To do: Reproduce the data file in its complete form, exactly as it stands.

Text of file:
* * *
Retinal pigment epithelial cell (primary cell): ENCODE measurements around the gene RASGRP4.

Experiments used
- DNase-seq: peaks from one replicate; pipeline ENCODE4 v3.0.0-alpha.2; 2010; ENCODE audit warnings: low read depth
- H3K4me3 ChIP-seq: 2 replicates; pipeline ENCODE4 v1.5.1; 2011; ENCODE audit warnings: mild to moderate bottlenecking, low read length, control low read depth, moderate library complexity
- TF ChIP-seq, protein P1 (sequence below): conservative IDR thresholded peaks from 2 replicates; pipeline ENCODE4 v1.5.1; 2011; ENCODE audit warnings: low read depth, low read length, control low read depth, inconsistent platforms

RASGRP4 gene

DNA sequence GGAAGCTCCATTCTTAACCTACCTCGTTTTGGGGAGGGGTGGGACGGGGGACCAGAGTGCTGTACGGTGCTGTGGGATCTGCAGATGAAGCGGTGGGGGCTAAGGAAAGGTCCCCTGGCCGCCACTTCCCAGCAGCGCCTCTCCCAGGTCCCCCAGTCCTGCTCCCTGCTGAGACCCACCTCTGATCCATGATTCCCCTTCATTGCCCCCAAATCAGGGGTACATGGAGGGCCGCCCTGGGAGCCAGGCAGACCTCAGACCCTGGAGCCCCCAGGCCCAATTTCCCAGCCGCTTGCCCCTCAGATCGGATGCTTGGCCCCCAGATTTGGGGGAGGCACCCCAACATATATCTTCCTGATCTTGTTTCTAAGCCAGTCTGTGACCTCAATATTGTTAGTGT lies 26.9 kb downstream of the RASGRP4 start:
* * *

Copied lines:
Retinal pigment epithelial cell (primary cell): ENCODE measurements around the gene RASGRP4.

Experiments used
- DNase-seq: peaks from one replicate; pipeline ENCODE4 v3.0.0-alpha.2; 2010; ENCODE audit warnings: low read depth
- H3K4me3 ChIP-seq: 2 replicates; pipeline ENCODE4 v1.5.1; 2011; ENCODE audit warnings: mild to moderate bottlenecking, low read length, control low read depth, moderate library complexity
- TF ChIP-seq, protein P1 (sequence below): conservative IDR thresholded peaks from 2 replicates; pipeline ENCODE4 v1.5.1; 2011; ENCODE audit warnings: low read depth, low read length, control low read depth, inconsistent platforms

RASGRP4 gene

DNA sequence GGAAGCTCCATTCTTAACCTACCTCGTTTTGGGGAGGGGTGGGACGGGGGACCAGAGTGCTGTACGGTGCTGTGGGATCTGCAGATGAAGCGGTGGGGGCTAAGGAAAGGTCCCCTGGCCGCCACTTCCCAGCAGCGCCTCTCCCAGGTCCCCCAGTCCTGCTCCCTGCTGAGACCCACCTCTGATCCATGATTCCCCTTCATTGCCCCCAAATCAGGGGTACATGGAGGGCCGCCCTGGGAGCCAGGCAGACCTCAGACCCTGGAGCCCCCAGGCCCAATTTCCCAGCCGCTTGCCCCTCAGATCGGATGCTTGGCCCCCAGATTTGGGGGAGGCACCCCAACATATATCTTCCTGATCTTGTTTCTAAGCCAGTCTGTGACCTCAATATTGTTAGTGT lies 26.9 kb downstream of the RASGRP4 start: